I almost got an even more interesting and unusual experience. At the conclusion of U.S. involvement in Viet Nam, part of the peace agreement with North Viet Nam involved American assistance in clearing out the thousands of mines we had dropped in Hai Phong harbor and other waterways. A U.S. task group of minesweepers and support vessels was organized for deployment to North Viet Nam. My boss, the Fleet Public Affairs Officer, was assigned to the task group to handle media enquiries and control the release of information about the operations as they proceeded. He wanted to take me along but the North Vietnamese were wary of U.S. personnel in their territory and would approve only the bare minimum of people necessary to coordinate and carry out the mine clearance. So, much to my disappointment, I didn’t get to go.
Another interesting experience in Hawaii had nothing to do with work. President Nixon came to Hawaii for a meeting with Japanese Prime Minister Nakasone. There was to be an official welcoming ceremony at Hickam Air Force Base when both leader’s planes would land. The White House wanted a friendly crowd of well-wishers to cheer as TV cameras recorded the scene when the two men shook hands. It was easy to ensure there would no protestors or hecklers in the crowd by limiting it to military personnel and family members.
I took my oldest son and we got a place right at the rope holding back the crowd. As some buglers played an appropriate fanfare, the President appeared, trademark smile on his face and arms upraised, playing to the crowd. He got the loud cheers he craved.
Right on cue, Nakasone’s plane taxied up close to the crowd and the waiting President. The Prime Minister came down the steps and shook Nixon’s hand. Nixon led Nakasone along the rope to press the flesh with some of the onlookers. I was surprised at how short both men were. I was a little under 5’10” and the two world leaders were much shorter than me. I put my son in front of me so he could see well and he shook hands with both Nixon and Nakasone. As fate would have it, both men were later tainted by scandal and left office in disgrace.
One of my most satisfying experiences came when I was part of a detail assigned to Hickam AFB for the return of our repatriated prisoners of war. The transport planes bringing the ex-POWs from North Viet Nam stopped at Hickam to refuel and let the men get out and stretch their legs. There was an informal reception in a building near the flight line where a number of officers who had flown with one or more of the POWs were on hand to become reacquainted and welcome their old comrades back to U.S. soil. After a short time on the ground, the POWs reboarded the planes and flew on to D.C. for the official welcome home.
After an eventful and satisfying four+ years in Hawaii, by the summer of 1975 I was anticipating 20-year retirement the following year. I planned to attend the University of Washington to add a BA to my AA from Del Mar and then go into teaching. I had reason to believe I had some skill in that line and I enjoyed it. In the event, however, after completing my BA the economic realities of supporting a family of six on teacher’s pay caused me to choose a different road.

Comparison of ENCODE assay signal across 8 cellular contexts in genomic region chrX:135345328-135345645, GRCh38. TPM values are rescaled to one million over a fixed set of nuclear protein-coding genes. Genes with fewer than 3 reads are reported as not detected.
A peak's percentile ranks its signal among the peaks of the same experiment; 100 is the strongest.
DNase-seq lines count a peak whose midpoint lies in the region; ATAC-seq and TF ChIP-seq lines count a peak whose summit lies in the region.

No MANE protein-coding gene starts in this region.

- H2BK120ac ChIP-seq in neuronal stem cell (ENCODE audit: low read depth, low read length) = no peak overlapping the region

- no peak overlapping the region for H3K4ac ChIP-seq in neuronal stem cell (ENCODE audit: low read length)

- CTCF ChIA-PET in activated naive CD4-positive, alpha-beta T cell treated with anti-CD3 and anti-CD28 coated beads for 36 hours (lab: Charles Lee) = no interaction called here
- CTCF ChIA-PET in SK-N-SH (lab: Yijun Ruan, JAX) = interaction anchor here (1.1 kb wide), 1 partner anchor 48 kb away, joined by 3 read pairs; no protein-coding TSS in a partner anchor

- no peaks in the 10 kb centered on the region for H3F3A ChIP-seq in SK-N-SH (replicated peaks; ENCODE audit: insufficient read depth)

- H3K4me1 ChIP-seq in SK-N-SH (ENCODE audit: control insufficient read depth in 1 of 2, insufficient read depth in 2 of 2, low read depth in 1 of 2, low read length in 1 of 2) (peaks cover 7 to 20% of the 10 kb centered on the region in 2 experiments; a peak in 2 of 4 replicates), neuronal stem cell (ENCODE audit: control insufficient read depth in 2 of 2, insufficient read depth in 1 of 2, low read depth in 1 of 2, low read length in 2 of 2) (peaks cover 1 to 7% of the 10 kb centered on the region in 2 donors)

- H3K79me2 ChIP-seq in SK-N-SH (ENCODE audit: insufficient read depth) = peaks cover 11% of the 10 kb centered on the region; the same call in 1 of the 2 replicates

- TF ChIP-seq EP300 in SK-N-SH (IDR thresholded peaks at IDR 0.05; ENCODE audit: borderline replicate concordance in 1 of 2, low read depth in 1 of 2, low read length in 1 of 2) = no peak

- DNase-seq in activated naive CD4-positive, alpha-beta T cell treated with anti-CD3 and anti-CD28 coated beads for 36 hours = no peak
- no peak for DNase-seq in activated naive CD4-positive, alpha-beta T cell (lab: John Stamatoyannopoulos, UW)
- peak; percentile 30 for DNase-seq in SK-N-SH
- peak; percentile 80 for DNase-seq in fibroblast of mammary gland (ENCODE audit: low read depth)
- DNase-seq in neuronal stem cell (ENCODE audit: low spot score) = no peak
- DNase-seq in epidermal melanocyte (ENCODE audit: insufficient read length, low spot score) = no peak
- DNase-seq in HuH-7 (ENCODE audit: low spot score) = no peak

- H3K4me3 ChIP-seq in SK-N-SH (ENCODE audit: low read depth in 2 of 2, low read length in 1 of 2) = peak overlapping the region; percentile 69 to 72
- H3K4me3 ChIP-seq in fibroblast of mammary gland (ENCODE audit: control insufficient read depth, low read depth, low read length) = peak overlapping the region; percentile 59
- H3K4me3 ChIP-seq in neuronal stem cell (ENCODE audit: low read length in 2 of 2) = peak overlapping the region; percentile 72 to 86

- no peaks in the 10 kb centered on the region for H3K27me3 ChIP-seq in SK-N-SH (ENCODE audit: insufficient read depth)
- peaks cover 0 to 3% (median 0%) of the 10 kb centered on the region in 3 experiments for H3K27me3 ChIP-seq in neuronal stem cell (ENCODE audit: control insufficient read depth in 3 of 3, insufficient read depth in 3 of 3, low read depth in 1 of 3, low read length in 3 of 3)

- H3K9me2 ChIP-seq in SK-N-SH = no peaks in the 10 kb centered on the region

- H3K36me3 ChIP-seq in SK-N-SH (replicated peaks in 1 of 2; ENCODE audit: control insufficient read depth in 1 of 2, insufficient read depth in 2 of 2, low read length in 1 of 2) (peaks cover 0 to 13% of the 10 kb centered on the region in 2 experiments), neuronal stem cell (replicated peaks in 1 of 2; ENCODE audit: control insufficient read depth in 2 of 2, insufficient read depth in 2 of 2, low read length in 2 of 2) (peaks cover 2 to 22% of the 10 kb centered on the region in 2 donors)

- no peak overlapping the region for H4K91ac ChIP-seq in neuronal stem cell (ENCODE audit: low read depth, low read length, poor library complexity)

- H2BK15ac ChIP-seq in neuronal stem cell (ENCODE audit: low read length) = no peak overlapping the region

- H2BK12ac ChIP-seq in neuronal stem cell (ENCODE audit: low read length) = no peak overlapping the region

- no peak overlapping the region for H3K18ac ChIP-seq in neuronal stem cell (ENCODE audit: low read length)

In 1975 the Viet Nam war wound down and, suddenly, the Navy, like the other services, had a lot more personnel than were needed. To reduce manpower, the Navy initiated an “early out” option for enlisted people and mandatory departures for many officers. Enlisted people could apply for an early out of up to a year. I was happy to learn that the early out was available for retirements, as well. In fact, the Navy especially desired to have more senior people leave because it saved them the most in pay and benefits.
Because of the “constructive time” I had accrued over the years, I was eligible to take 20-year retirement at 19 1/2 years. (Constructive time was gained by reenlisting up to 90 days before one’s current enlistment expired. That 90 days counted on both the expiring enlistment and the new enlistment, giving credit for an extra three months of service time.) That gave me a retirement date in January 1976 instead of June. I applied for an “early out” retirement in September of 1975 and it was approved.
When the day came, my family and I rode a big Boeing bird back to Seattle. It was not my wife’s favorite trip because our plane’s departure from Honolulu was delayed while an extra engine was hung under the port wing. It seems the engine was needed in Seattle. My wife didn’t much like flying in any case and looking out the window at that extra engine hanging under the wing didn’t help.
It was an uneventful flight and all ended well, closing out my Navy years, except for the required 10 years of Fleet Reserve time, during which I could have been recalled to active duty. But I never was.
With the help of the educational benefits provided by the Cold War GI Bill, I was able to complete my BA at the University of Washington and graduate in 1977, after which I was employed in the Home Office Marketing Department of SAFECO Insurance Company in Seattle. I retired from SAFECO in 1999 and since then have worked as a volunteer with various non-profit organizations. I find it hard to grasp that it has been over 60 years since I swore my first enlistment oath, but the calendar and my mirror confirm that it is so. When I think back on all that I experienced during those 60 years, I guess I have little reason to complain. All was not perfect, for sure, but was mostly pretty darned good.